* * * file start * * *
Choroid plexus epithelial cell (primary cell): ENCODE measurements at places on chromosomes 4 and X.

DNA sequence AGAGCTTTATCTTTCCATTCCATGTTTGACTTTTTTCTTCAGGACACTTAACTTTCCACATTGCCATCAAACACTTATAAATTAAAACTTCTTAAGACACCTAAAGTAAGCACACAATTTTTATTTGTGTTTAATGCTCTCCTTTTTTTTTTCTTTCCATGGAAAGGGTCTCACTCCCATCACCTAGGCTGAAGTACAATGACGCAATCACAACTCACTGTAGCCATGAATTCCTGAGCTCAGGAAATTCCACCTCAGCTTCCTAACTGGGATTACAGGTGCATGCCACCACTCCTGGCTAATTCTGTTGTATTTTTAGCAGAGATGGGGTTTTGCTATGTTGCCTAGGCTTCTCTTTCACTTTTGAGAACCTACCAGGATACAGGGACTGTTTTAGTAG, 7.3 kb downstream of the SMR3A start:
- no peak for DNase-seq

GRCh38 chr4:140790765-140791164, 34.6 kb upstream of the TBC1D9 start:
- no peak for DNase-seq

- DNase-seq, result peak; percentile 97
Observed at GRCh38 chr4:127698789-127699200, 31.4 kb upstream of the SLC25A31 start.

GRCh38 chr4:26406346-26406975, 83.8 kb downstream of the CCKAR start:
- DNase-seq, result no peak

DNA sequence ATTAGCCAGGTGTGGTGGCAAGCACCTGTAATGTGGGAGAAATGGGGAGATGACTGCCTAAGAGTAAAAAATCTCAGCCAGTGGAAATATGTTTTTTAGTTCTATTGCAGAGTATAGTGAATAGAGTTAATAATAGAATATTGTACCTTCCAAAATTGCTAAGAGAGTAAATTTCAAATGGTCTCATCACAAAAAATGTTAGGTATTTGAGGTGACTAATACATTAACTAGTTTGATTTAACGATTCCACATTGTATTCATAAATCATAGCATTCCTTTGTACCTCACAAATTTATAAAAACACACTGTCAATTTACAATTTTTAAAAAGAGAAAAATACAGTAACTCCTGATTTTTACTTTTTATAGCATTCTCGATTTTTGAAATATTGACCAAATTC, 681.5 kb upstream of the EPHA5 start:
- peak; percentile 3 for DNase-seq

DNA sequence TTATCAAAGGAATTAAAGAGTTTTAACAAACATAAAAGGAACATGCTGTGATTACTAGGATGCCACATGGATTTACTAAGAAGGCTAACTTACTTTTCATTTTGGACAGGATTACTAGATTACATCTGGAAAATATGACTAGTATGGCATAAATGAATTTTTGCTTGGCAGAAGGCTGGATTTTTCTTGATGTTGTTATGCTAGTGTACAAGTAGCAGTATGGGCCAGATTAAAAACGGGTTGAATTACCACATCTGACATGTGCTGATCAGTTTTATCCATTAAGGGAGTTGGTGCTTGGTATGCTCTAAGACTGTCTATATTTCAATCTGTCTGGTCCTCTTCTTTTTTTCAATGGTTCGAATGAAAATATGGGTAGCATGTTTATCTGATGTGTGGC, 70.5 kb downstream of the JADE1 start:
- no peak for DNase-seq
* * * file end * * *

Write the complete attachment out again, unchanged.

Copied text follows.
Choroid plexus epithelial cell (primary cell): ENCODE measurements at places on chromosomes 4 and X.

DNA sequence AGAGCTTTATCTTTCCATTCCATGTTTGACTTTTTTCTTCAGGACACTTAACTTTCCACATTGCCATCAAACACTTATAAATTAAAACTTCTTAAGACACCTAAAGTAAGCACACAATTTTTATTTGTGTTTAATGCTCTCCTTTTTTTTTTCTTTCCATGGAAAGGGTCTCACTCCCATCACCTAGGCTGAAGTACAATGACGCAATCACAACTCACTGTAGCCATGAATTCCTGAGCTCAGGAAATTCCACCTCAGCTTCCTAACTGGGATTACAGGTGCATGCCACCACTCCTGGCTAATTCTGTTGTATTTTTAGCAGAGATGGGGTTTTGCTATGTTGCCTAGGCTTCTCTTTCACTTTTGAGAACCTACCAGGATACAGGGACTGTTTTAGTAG, 7.3 kb downstream of the SMR3A start:
- no peak for DNase-seq

GRCh38 chr4:140790765-140791164, 34.6 kb upstream of the TBC1D9 start:
- no peak for DNase-seq

- DNase-seq, result peak; percentile 97
Observed at GRCh38 chr4:127698789-127699200, 31.4 kb upstream of the SLC25A31 start.

GRCh38 chr4:26406346-26406975, 83.8 kb downstream of the CCKAR start:
- DNase-seq, result no peak

DNA sequence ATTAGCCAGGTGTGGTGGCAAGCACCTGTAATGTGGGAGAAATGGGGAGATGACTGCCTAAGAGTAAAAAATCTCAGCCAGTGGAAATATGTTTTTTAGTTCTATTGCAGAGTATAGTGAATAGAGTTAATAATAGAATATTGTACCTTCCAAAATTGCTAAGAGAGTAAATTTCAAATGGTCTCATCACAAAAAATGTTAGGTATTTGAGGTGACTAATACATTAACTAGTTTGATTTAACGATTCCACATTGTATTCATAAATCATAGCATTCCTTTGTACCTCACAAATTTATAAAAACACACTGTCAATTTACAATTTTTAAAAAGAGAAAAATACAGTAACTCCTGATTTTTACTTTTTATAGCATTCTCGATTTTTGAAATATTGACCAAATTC, 681.5 kb upstream of the EPHA5 start:
- peak; percentile 3 for DNase-seq

DNA sequence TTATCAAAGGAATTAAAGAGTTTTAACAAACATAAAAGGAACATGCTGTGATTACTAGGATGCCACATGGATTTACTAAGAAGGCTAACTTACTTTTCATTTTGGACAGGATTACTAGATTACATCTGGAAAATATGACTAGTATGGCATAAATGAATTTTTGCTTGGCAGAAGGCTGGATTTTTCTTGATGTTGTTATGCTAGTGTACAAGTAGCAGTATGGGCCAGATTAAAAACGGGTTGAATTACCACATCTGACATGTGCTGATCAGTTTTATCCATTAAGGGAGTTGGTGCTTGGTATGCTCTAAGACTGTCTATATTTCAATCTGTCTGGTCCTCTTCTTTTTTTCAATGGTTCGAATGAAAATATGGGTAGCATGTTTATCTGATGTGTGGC, 70.5 kb downstream of the JADE1 start:
- no peak for DNase-seq